And of course it is Mozart’s Singspiel, The Magic Flute, that in directly invoking the Orpheus story reveals how Masonic initiates hoped to reintroduce transcendence into humanitarian ethics. Written in Mozart’s last year, for a vaudeville theater run by Emanuel Schikaneder (himself a Mason), it embraces a diversity of manners from grand opera to street song and an eighteenth-century equivalent of the TV jingle. It seems confused, as do we, because it deals with a world in transition, as is ours. We have noted that Mozart himself was profoundly ambivalent: a Roman Catholic who dispatched his lecherous Giovanni, tragicomic symbol of modern libido, to hell; but also a Mason dedicated to enlightenment through reason, social benevolence, and a liberal education. He could not—his Shakespearean stature depends on this—passively accord with an either-or view of the human condition. Both rational thought and irrational belief had their own truths. Like Blake, his near-contemporary, Mozart knew that “without Contraries [there] is no Progression.”
S O MOZART’S MASONIC OPERA PROVES TO BE NOT SO MUCH ABOUT the conflict between darkness and light as about the new man and woman who are born of it. When the Masonic vow of silence forbids Tamino, the hero on trial, to speak to his beloved Pamina, her anguish parallels that of Eurydice when Orpheus is forbidden to look back. But Pamina does not just “fade away” of her sorrow, as does Gluck’s Eurydice; she sings what is perhaps the most sublime aria even Mozart ever wrote —in G minor, of course, in a slow siciliano rhythm, as though the pulse is dying of inanition. The arching melody drops balm; the Neapolitan progressions and German sixths of the harmony at once hurt and heal. Spiritually, if not in the superficies of technique, the air, mating operatic aria, folk song, and hymn, is the most Bach-like music Mozart ever wrote—certainly far more so than the self-conscious imitation of a Bach fugue he experimented with in that C-minor Adagio and Fugue.
Pamina, saving herself from despairing suicide by her song, becomes the agent of redemption in presumptively eternal love between a man and a woman. In this sense she, not Tamino, is the central character, and the redemption she achieves is comically echoed in the subplot of Papageno and Papagena. He, a bird-man halfway between nature and us, is also saved from suicide (probably in his case a mock suicide), by the appearance of three magic boys, who advise him to resort to his musical bells—a demotic substitute for Orpheus’ lyre. As he tinkles them, his bird-girl Papagena is restored to him “alive and well”; and although these bird- innocents cannot graduate to light along with Tamino and Pamina (the new world’s new man and woman), their smaller rebirth offers to the commonest common folk, including you and me, the possibility of at least a mini-redemption. It is Pamina, the catalyst between masculine intellect and feminine intuition, who makes this at all possible. In being herself restored to life, she, like Persephone, restores the world. Day and night, man and woman, reason and love, are mutually incarnate.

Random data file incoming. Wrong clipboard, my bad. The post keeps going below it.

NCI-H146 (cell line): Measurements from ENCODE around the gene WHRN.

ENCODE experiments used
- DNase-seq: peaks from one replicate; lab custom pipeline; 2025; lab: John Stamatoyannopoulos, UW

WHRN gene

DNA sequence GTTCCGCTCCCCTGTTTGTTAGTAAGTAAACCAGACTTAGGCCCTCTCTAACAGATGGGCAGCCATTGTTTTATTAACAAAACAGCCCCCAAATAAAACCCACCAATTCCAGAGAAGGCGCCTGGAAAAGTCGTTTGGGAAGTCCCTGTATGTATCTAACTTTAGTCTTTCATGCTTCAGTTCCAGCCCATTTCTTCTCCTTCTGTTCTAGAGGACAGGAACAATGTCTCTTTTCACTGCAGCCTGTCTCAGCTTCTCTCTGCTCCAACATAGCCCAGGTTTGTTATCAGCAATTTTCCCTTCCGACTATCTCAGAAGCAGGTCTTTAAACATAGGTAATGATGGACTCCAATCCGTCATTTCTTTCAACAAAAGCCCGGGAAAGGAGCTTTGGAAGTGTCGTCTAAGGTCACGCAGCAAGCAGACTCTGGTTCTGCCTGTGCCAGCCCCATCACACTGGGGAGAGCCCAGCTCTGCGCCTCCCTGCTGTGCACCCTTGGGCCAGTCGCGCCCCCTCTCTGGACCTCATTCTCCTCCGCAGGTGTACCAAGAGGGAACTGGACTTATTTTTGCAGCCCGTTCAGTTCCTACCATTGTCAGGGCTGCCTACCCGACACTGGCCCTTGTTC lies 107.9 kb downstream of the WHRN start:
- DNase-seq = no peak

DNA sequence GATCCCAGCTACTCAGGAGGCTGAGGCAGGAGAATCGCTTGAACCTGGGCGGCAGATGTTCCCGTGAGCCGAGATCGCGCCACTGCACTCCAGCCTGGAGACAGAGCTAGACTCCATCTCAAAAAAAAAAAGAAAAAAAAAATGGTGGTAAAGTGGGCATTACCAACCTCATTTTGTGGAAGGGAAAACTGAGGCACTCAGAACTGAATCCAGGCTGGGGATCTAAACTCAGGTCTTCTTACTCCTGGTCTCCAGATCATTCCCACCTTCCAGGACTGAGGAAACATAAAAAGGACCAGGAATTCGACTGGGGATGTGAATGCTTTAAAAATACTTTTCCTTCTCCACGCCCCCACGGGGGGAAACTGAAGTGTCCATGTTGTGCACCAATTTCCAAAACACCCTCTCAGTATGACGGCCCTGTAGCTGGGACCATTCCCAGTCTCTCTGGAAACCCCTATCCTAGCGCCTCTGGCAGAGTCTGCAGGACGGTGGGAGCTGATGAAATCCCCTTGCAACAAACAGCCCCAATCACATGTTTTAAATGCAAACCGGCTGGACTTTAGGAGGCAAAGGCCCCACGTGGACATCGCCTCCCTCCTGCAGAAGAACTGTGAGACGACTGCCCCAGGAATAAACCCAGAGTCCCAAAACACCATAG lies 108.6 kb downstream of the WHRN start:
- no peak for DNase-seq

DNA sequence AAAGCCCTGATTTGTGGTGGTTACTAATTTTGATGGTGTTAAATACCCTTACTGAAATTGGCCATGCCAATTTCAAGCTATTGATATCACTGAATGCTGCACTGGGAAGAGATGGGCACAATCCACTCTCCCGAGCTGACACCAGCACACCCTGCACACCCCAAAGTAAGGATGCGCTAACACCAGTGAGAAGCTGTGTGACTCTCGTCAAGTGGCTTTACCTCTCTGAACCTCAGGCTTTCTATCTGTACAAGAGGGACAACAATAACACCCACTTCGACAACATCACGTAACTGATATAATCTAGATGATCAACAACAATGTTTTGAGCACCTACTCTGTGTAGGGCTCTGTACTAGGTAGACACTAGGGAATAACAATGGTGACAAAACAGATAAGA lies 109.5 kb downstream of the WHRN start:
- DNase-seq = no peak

The orthodox morality of the Enlightenment adhered, of course, to the well-illuminated notion of God as Master Mechanic and First Architect and Mason . Even though the mystery latent in Masonic pilgrimage appealed to the Enlightenment cult of Hellenism and the Exotick, rational man could only blench at the irrationality (and still more the feminism!) thus revealed. Nonetheless, the truly great artists of the time were great precisely because they didn’t blench. Mozart’s last works, despite their light-shedding sociability, are profoundly death-haunted. One thinks not only of the irrational pluralism of The Magic Flute, with its descent into the dark labyrinth that the legendary Orpheus confronted, but also of the Concerto for Clarinet, a relatively new instrument much favored by Masons for its mysterious tone color—especially the concerto’s slow movement, wherein the soloist chants a sublime melody that, like Pamina’s G-minor aria, is a hybrid of an operatic aria, an innocent folk song, and a wise Sarastro-like Masonic hymn. This is music of man-woman reborn, to make, it is hoped, a newly democratic world. There are hints of this hopefulness even in the explicitly death-dedicated Requiem that Mozart embarked on in response to a commission from a mysterious dark-livened stranger. Although the man was in fact the harmless emissary of a count who wanted to pass off the piece as his own memorial tribute to a deceased wife, the incident seemed sinister to the ailing, overworked Mozart, who feared that the requiem might be for himself.